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Complete Guide to Dividend Investing Australia

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Jesse Coghlan
Jesse Coghlan

Dividend investing is a great investment strategy depending on your financial goals and getting a dividend payout every month, or quarter, or both is a great way to keep yourself interested in the market if you’re a newcomer.

The typical investment strategy of “buy low, sell high” can take a long time to realise gains, and potentially waiting around for years to make a profit from a wrongly timed purchase puts many new investors off.

Dividend paying stocks typically provide the shareholder with a return even during market volatility, but you have to pick them right and of course there is no guarantee.

It also takes a lot less money and time than you think to start seeing the results of a dividend investing portfolio thanks to compound investing.

This kind of investment strategy isn’t for everyone, a dividend investment portfolio usually doesn’t see capital appreciation, meaning you invest for the dividends, not for the stock growth of the company.

Dividend stocks explained

Dividend stocks are shares in a company that pay their holder for owning them. If you hold dividend stocks, you’ll receive a small percentage between 2% to 8% of the price of the stock, but some are known to pay over 30%.

That small payment is called a dividend and many companies pay dividends from time to time, but dividend stocks are known for providing regular and consistent dividend payments.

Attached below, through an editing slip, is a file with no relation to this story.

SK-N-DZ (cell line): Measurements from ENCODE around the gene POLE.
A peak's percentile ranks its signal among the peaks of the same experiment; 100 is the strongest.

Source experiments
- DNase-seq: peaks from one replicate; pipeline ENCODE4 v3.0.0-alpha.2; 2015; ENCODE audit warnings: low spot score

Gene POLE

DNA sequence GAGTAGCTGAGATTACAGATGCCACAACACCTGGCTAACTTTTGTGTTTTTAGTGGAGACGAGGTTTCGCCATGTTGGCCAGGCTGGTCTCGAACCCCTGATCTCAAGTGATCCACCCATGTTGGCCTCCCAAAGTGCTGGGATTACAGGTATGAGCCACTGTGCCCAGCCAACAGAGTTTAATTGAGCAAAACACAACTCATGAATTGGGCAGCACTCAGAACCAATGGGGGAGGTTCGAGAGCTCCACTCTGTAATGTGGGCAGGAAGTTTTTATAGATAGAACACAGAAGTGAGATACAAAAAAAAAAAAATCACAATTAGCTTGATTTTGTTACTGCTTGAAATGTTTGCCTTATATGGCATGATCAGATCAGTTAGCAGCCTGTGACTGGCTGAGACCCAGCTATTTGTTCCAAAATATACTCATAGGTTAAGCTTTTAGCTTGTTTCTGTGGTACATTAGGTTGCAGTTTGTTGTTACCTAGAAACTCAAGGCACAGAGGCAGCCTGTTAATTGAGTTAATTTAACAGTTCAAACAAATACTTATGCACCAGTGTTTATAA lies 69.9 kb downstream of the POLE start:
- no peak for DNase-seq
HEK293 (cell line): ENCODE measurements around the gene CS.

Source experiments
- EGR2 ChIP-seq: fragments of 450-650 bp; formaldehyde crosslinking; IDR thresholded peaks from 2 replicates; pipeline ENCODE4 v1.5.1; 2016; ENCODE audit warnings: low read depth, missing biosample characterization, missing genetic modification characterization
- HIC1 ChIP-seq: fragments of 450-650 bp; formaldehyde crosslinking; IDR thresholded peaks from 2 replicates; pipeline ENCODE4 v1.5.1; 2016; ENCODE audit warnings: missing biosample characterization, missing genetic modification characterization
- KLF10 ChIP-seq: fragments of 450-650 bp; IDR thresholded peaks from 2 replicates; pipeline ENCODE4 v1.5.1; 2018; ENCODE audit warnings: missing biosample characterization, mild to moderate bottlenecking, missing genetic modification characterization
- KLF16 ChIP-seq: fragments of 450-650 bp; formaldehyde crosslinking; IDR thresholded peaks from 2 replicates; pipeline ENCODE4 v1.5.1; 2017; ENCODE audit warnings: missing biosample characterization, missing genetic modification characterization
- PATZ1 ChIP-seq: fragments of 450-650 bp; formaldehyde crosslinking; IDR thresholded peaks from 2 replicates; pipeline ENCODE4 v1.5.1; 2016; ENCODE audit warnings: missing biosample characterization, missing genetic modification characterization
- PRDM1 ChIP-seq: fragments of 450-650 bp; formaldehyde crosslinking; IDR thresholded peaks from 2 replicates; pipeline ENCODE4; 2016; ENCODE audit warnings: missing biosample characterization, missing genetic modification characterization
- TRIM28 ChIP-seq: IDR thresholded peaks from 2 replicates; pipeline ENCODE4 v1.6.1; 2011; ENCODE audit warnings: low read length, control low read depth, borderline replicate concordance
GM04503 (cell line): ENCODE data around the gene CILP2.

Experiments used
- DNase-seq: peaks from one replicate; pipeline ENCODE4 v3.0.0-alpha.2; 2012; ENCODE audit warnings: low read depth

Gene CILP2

Where does the money come from?

Dividends come from the profits of the company, and are a reward to shareholders for supporting the business. In theory, the company uses the capital provided from shareholders to grow their business and make a profit for them and that is distributed in the form of dividends.

Most companies do not give dividends, or will only give them when they have been exceptionally profitable.

Known dividend paying companies or those who want a reputation as providing that for their shareholders on the other hand might still provide a dividend even if they haven’t been profitable.


Dividend aristocrats

Dividend aristocrats are companies which are on the S&P 500 market index that have increased dividends for 25 or more consecutive years.

This long track record is incredibly difficult for a business to achieve especially with the past financial crisis and as investors expect continuing dividend growth it makes them some of the most popular dividend stocks on the market.

Some companies you might have heard of are dividend aristocrats, on the S&P 500 these are:

  • McDonald’s
  • Walmart
  • PepsiCo
  • Target
  • Coca-Cola

Coca-Cola has raised is dividend price for 59 years in a row!

Unfortunately there are no dividend aristocrats on the Australian Stock Exchange (ASX) with the tough market conditions at the start of 2020 and mid-2022 causing some to cut dividends. The good news, is that some Australian companies are on their way to rank in this exclusive club.

The 4 types of dividends

Most people have heard that a dividend pays in cash, and they are by far the most common, but did you know there's actually three other ways companies are paying dividends?